1. Reflection

In teacher-centric education models, there is little to no room for students to reflect on their learning experiences. Reflecting on the process and providing feedback so as to accommodate changes is an important facet of learner-centered education. Monitoring progress and making necessary changes is critical for growth and better learning outcomes.

In short, institutions have the responsibility to create an environment where students are encouraged to take risks for learning and growth. It’s time to let go of fear-based motivation tactics where students learn solely because of the fear of getting a bad grade. Instead, they should be able to enjoy the learning process and participation should be voluntary. After all, no one size fits all.

How To Integrate A Student-Centric Design

Institutions can start creating or integrating student-oriented learning designs in various ways. Most importantly, you need to consider the larger design principles to ensure that there’s a strong mission and culture supporting the process. Consider the following principles while designing your programs:

  • Student engagement is a top priority

  • Take advantage of available resources such as technology

  • Focus on strengthening the student-educator relationship

  • Ensure that every learner gets equal opportunities and access to resources

  • Make sure that there are checks and balances to review and monitor progress

Once you consider these essential factors, you can create student-centered classes by:

  • Helping students set their goals for autonomous assignments

  • Helping learners become acquainted with new material in their unique ways

  • Eventually increasing the amount of control (for students) over assignments and new learning areas

  • Ensuring that there is room for discussion and collaboration among learners

  • Asking instructors to shift from a leading to a facilitating role

Most importantly, there should be procedures in place that allow learners to gauge their accomplishments and progress toward long-term goals.

Student-Centricity In The New Normal

While online learning isn’t a new concept, the COVID-19 pandemic has accelerated its integration in several learning institutions. In addition to solving many challenges that in-classroom teaching can’t address, the success of e-learning platforms is apparent with the rise of education technology start-ups. Such enterprises are continuously emphasizing learner-centered methods.

Therefore, there is a new normal in the field of education. If your institution wants to keep pace with changing learning needs, you should implement a learner-oriented approach. Here are some ways to enhance the online learning experience for students:

  1. Courses Should Be Accessible

One of the biggest challenges of e-learning is that there isn’t consistency in the design and delivery of courses. In addition to personalized elements, the courses should be accessible across platforms, addressing unique learner needs. Consider tablets, mobile phones and laptops in addition to desktop computers.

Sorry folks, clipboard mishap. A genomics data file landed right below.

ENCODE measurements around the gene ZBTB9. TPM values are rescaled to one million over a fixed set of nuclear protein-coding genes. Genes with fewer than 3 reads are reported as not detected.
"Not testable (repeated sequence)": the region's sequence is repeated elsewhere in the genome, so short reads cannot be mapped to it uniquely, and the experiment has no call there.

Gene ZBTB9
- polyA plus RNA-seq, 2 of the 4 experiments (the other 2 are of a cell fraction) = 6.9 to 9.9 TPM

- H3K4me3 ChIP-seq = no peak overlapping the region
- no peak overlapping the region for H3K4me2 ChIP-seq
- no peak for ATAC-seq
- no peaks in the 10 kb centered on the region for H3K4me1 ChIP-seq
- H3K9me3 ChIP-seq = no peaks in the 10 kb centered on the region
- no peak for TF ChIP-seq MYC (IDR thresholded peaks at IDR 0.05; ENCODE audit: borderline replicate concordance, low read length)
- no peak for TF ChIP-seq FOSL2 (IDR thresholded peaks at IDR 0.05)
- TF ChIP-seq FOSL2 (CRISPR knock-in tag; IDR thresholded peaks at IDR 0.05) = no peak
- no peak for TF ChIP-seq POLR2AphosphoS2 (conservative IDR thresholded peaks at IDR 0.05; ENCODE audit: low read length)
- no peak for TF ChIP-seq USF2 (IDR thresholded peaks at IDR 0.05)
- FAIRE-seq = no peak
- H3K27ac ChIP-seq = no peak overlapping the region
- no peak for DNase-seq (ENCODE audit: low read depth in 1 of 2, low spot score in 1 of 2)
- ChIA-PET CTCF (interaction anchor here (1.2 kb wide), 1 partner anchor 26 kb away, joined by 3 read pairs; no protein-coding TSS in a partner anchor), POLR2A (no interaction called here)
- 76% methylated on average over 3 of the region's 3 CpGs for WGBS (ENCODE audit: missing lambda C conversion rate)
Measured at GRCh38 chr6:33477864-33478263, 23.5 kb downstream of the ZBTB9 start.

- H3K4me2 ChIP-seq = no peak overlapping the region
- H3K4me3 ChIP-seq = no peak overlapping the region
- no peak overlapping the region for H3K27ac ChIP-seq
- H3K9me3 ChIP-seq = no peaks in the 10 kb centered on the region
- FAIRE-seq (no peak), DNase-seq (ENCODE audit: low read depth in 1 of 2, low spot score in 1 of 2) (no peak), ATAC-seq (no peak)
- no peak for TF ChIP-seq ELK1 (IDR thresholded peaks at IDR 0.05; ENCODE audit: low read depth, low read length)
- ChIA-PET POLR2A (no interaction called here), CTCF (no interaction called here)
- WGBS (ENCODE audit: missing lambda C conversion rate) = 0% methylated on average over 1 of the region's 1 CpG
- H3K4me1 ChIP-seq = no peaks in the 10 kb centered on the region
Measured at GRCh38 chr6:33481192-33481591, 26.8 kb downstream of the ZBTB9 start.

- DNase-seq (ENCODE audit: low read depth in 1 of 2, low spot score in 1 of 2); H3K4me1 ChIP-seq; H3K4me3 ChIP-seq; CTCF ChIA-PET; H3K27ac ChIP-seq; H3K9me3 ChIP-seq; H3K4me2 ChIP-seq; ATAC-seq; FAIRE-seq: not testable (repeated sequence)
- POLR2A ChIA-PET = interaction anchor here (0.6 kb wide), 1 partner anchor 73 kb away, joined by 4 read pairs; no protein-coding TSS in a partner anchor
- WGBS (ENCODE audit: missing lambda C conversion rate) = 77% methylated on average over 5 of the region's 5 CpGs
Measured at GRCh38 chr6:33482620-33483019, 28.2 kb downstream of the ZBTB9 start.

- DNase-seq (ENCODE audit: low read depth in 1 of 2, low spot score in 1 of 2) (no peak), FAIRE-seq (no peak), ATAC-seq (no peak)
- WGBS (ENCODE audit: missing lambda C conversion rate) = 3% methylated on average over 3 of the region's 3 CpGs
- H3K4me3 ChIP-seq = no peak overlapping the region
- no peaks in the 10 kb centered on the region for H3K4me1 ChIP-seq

1. Break Into Smaller Elements

In this age of rapid digitization and information overload, people have short attention spans. It’s especially true for young learners. Therefore, long lectures or webinars aren’t effective. However, topics can be broken down into smaller elements for better retention.

  1. Encourage Social Interaction

While virtual classrooms are highly successful, they may run the risk of making people feel isolated. Learners often want to be a part of a community, which is why it’s crucial for institutions to encourage group discussions and collective feedback. When people feel included, it helps drive knowledge retention.

Therefore, active participation from learners is instrumental in enhancing the e-learning experience.

Change Starts With Faculty

Learner-centered classrooms and courses include students in the process of planning, implementation and assessment. However, the change is only possible when educators or instructors are willing to become comfortable with a change in their leadership style. They need to allow students to be a part of the decision-making process. They need to give more autonomy and believe in the learner’s capacity to lead.

Harappa recognizes that faculty are at the heart of change and are central to an academic institution’s credibility. If you want to achieve transformative learning outcomes for your students, start with your faculty. Equip them with the right mindset and skills so that they can keep pace with changing learning environments. Harappa’s Inspiring Faculty Program is an online-first learning journey that’ll help your faculty become so much more than competent teachers. Behavioral shifts will help them interact, engage and motivate learners with greater success. Schedule a demo now to inspire change!

Explore Harappa Diaries to learn more about topics such as Meaning Of Outcome-Based Learning, The Best Career Options To Choose From, The Three Domains Of Bloom’s Taxonomy and What Is Metacognition that will help organizations and institutions tap into people’s potential.